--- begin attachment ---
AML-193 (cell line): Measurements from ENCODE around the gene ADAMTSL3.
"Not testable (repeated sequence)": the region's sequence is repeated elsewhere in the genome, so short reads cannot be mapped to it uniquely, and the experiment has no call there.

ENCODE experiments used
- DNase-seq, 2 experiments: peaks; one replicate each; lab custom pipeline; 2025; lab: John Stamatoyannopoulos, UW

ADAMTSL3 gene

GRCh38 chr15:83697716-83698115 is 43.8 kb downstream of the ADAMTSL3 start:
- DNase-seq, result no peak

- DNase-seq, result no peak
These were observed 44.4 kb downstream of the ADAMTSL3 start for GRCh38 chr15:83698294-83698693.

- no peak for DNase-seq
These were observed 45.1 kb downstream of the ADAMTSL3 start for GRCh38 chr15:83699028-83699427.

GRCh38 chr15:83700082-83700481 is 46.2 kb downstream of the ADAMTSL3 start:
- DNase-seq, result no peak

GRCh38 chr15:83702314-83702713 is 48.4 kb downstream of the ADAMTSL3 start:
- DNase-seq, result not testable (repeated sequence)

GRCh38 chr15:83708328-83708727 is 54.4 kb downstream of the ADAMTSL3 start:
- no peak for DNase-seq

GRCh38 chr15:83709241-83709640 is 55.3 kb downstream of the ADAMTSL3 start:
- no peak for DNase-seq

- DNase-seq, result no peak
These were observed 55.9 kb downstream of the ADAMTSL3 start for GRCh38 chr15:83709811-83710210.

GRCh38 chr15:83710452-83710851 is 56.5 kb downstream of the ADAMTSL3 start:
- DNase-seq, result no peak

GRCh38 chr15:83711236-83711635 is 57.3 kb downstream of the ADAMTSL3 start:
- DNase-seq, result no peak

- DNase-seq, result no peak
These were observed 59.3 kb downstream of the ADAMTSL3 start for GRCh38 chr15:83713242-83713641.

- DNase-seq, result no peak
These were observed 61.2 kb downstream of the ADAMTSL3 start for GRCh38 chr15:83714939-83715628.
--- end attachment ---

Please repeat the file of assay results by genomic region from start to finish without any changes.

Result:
AML-193 (cell line): Measurements from ENCODE around the gene ADAMTSL3.
"Not testable (repeated sequence)": the region's sequence is repeated elsewhere in the genome, so short reads cannot be mapped to it uniquely, and the experiment has no call there.

ENCODE experiments used
- DNase-seq, 2 experiments: peaks; one replicate each; lab custom pipeline; 2025; lab: John Stamatoyannopoulos, UW

ADAMTSL3 gene

GRCh38 chr15:83697716-83698115 is 43.8 kb downstream of the ADAMTSL3 start:
- DNase-seq, result no peak

- DNase-seq, result no peak
These were observed 44.4 kb downstream of the ADAMTSL3 start for GRCh38 chr15:83698294-83698693.

- no peak for DNase-seq
These were observed 45.1 kb downstream of the ADAMTSL3 start for GRCh38 chr15:83699028-83699427.

GRCh38 chr15:83700082-83700481 is 46.2 kb downstream of the ADAMTSL3 start:
- DNase-seq, result no peak

GRCh38 chr15:83702314-83702713 is 48.4 kb downstream of the ADAMTSL3 start:
- DNase-seq, result not testable (repeated sequence)

GRCh38 chr15:83708328-83708727 is 54.4 kb downstream of the ADAMTSL3 start:
- no peak for DNase-seq

GRCh38 chr15:83709241-83709640 is 55.3 kb downstream of the ADAMTSL3 start:
- no peak for DNase-seq

- DNase-seq, result no peak
These were observed 55.9 kb downstream of the ADAMTSL3 start for GRCh38 chr15:83709811-83710210.

GRCh38 chr15:83710452-83710851 is 56.5 kb downstream of the ADAMTSL3 start:
- DNase-seq, result no peak

GRCh38 chr15:83711236-83711635 is 57.3 kb downstream of the ADAMTSL3 start:
- DNase-seq, result no peak

- DNase-seq, result no peak
These were observed 59.3 kb downstream of the ADAMTSL3 start for GRCh38 chr15:83713242-83713641.

- DNase-seq, result no peak
These were observed 61.2 kb downstream of the ADAMTSL3 start for GRCh38 chr15:83714939-83715628.